Mathematics Stack Exchange is a question and answer site for people studying math at any level and professionals in related fields. It's 100% free, no registration required.

Sign up
Here's how it works:
  1. Anybody can ask a question
  2. Anybody can answer
  3. The best answers are voted up and rise to the top

I know that that a (7,4) binary Hamming code can definitely correct a single error. However, how do I prove that it definitely cannot correct 2 or more errors? Thanks in advance!

share|cite|improve this question
Have you seen proven the fact that any sequence of 7 bits is at a Hamming distance at most one from some codeword? In other words that the covering radius of the Hamming code is 1? Can you use that? – Jyrki Lahtonen Aug 17 '13 at 10:11
Damn it, why did you delete your other coding theory question? I was just typing an answer explaining how to extend the $(8,4,4)$ code to a $(11,4,5)$ code. Also proving that tagging three extra redundant bits is the best we can do. :-) – Jyrki Lahtonen Oct 29 '13 at 7:40
I am sorry! Can you post your suggestion in link or link instead? @JyrkiLahtonen – freak_warrior Oct 29 '13 at 8:19
No worries! It is your call, whether you want to keep it. I was just mildly miffed by the accidental timing that I happened to be typing an answer exactly when you deleted. My answer was still in the buffer, so I only had to add a couple of sentences. It's posted in the first link now. – Jyrki Lahtonen Oct 29 '13 at 8:25
up vote 2 down vote accepted

There are $2^4 = 16$ codewords, and $7$ vectors that are at distance $1$ from each codeword. The set of $8$ vectors consisting of a codeword $\mathbf c$ plus the $7$ vectors at distance $1$ from it is called the Hamming sphere of radius $1$ centered at $\mathbf c$. If the received vector $\mathbf r$ lies in $S(\mathbf c)$, the decoder output is $\mathbf c$, and if $\mathbf c$ is indeed the transmitted codeword, then the decoder output is correct, that is, $0$ or $1$ errors can be corrected by this code.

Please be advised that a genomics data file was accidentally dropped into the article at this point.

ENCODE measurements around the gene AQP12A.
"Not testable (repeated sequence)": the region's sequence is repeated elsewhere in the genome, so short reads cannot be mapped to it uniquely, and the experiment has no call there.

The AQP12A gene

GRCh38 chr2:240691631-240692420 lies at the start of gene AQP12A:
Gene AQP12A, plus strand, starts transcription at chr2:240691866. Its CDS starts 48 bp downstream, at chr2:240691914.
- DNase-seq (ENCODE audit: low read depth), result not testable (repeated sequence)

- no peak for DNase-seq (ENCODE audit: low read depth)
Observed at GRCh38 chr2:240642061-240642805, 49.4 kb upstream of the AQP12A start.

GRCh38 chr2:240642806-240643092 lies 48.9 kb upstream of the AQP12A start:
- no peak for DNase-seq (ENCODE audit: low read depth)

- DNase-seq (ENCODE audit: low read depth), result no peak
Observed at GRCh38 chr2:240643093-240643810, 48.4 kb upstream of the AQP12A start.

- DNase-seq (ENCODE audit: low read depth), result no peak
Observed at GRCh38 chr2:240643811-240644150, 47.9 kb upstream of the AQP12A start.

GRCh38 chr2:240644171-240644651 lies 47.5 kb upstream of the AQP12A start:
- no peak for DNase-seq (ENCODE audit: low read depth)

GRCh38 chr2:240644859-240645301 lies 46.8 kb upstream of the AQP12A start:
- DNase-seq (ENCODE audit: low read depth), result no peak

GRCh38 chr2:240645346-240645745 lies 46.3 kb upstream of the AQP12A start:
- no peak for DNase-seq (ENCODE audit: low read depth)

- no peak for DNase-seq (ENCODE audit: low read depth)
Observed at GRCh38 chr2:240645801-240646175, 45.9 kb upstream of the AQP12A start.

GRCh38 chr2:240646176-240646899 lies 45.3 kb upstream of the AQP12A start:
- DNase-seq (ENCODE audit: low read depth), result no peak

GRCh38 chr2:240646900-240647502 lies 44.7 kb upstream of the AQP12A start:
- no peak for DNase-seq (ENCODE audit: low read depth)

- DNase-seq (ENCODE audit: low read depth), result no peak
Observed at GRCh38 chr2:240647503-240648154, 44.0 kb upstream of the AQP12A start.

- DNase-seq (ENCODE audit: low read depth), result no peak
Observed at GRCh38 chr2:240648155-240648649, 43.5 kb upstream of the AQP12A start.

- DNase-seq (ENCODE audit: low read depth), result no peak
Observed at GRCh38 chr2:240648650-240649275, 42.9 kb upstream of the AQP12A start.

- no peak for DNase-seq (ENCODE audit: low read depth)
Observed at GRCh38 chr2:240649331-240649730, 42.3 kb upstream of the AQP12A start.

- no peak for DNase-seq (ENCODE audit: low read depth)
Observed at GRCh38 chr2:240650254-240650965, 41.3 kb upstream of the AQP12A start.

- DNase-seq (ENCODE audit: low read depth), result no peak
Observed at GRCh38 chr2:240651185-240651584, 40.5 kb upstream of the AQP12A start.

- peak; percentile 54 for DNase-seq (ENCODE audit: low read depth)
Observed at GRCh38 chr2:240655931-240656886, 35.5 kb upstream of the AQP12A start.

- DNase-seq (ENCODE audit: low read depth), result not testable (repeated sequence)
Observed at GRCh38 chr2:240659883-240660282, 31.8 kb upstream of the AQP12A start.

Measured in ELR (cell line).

Denote this sphere by $S(\mathbf c)$ and note that since the code can correct single errors, $S(\mathbf c)$ and $S(\mathbf c^\prime)$ must be disjoint if $\mathbf c \neq \mathbf c^\prime$. Thus, we have accounted for $8\times 16 = 128 = 2^7$ binary vectors, that is, these $16$ (disjoint) Hamming spheres of radius $1$ collectively constitute the entire set of binary vectors of length $7$. Now, any received vector $\mathbf r$ must lie in one of these spheres, and if it is at distance $2$ or more from the transmitted codeword $\mathbf c$, it is necessarily in some $S(\mathbf c^\prime)$ for $\mathbf c^\prime \neq \mathbf c$ and thus will be decoded into $\mathbf c^\prime$, that is, the decoding will be in error. In other words, two or more errors cannot be corrected by the $(7,4)$ Hamming code.

More generally, the $(2^n-1, 2^n-1-n)$ Hamming code has $1 + 2^n-1 = 2^n$ vectors in each of the $2^{2^n-1-n}$ disjoint Hamming spheres of radius $1$ centered at the codewords, and these spheres collectively constitute the entire set of $2^{2^n-1}$ binary vectors of length $2^n-1$, and the above argument applies to the general case as well.

share|cite|improve this answer

There are 4 significant bits in a message so are 16 signals without errors

In a signal there are 7 bits so there are 7 errors per signal possible so if one error there are 7 x 16 = 104 signals with one error

There are 6x7/2 (21) ways having 2 errors in a 7 bit signal so that is 336 possible signals.

But there are only 128 different posible signals, so at least some some signals of the group with 2 errors have to be the same signal and cannot be distinghuised or decided what the message was.

simple example

1100000 is a signal with two errors

what was the message?
if error free signal was -> message was
0000000 -> 0000
1110000 -> 1000 (ok there is only one error in this one)
1100110 -> 0110
1101001 -> 0001

share|cite|improve this answer

Your Answer


By posting your answer, you agree to the privacy policy and terms of service.

Not the answer you're looking for? Browse other questions tagged or ask your own question.